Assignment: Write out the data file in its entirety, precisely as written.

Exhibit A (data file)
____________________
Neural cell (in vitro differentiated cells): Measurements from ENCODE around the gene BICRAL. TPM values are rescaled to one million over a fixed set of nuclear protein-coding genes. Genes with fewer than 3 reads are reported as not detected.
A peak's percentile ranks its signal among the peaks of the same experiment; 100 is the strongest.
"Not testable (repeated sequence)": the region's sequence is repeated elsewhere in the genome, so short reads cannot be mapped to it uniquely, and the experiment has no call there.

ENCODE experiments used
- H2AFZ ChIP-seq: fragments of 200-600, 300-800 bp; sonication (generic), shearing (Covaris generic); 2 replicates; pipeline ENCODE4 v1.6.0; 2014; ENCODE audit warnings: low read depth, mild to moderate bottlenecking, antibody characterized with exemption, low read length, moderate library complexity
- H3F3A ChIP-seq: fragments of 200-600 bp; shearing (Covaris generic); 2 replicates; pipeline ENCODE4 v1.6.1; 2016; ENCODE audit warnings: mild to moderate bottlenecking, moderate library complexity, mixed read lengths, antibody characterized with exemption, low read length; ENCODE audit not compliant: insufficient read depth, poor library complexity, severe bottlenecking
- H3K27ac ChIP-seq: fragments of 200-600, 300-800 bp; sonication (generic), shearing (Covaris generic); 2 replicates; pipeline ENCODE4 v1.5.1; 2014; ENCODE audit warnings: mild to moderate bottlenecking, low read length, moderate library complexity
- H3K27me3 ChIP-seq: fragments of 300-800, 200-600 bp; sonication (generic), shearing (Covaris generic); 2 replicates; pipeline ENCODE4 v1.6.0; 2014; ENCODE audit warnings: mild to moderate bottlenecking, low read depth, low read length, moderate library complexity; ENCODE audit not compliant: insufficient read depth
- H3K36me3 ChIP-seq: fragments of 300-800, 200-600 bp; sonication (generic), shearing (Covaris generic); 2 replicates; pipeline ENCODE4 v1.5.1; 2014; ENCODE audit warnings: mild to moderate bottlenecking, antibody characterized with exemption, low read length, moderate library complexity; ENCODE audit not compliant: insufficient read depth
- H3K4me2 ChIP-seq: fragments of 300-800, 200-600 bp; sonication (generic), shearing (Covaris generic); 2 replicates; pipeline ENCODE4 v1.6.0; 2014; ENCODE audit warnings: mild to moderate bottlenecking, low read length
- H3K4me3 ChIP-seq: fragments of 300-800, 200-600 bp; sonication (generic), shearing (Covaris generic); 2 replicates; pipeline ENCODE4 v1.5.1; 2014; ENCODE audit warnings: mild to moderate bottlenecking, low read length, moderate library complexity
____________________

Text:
Neural cell (in vitro differentiated cells): Measurements from ENCODE around the gene BICRAL. TPM values are rescaled to one million over a fixed set of nuclear protein-coding genes. Genes with fewer than 3 reads are reported as not detected.
A peak's percentile ranks its signal among the peaks of the same experiment; 100 is the strongest.
"Not testable (repeated sequence)": the region's sequence is repeated elsewhere in the genome, so short reads cannot be mapped to it uniquely, and the experiment has no call there.

ENCODE experiments used
- H2AFZ ChIP-seq: fragments of 200-600, 300-800 bp; sonication (generic), shearing (Covaris generic); 2 replicates; pipeline ENCODE4 v1.6.0; 2014; ENCODE audit warnings: low read depth, mild to moderate bottlenecking, antibody characterized with exemption, low read length, moderate library complexity
- H3F3A ChIP-seq: fragments of 200-600 bp; shearing (Covaris generic); 2 replicates; pipeline ENCODE4 v1.6.1; 2016; ENCODE audit warnings: mild to moderate bottlenecking, moderate library complexity, mixed read lengths, antibody characterized with exemption, low read length; ENCODE audit not compliant: insufficient read depth, poor library complexity, severe bottlenecking
- H3K27ac ChIP-seq: fragments of 200-600, 300-800 bp; sonication (generic), shearing (Covaris generic); 2 replicates; pipeline ENCODE4 v1.5.1; 2014; ENCODE audit warnings: mild to moderate bottlenecking, low read length, moderate library complexity
- H3K27me3 ChIP-seq: fragments of 300-800, 200-600 bp; sonication (generic), shearing (Covaris generic); 2 replicates; pipeline ENCODE4 v1.6.0; 2014; ENCODE audit warnings: mild to moderate bottlenecking, low read depth, low read length, moderate library complexity; ENCODE audit not compliant: insufficient read depth
- H3K36me3 ChIP-seq: fragments of 300-800, 200-600 bp; sonication (generic), shearing (Covaris generic); 2 replicates; pipeline ENCODE4 v1.5.1; 2014; ENCODE audit warnings: mild to moderate bottlenecking, antibody characterized with exemption, low read length, moderate library complexity; ENCODE audit not compliant: insufficient read depth
- H3K4me2 ChIP-seq: fragments of 300-800, 200-600 bp; sonication (generic), shearing (Covaris generic); 2 replicates; pipeline ENCODE4 v1.6.0; 2014; ENCODE audit warnings: mild to moderate bottlenecking, low read length
- H3K4me3 ChIP-seq: fragments of 300-800, 200-600 bp; sonication (generic), shearing (Covaris generic); 2 replicates; pipeline ENCODE4 v1.5.1; 2014; ENCODE audit warnings: mild to moderate bottlenecking, low read length, moderate library complexity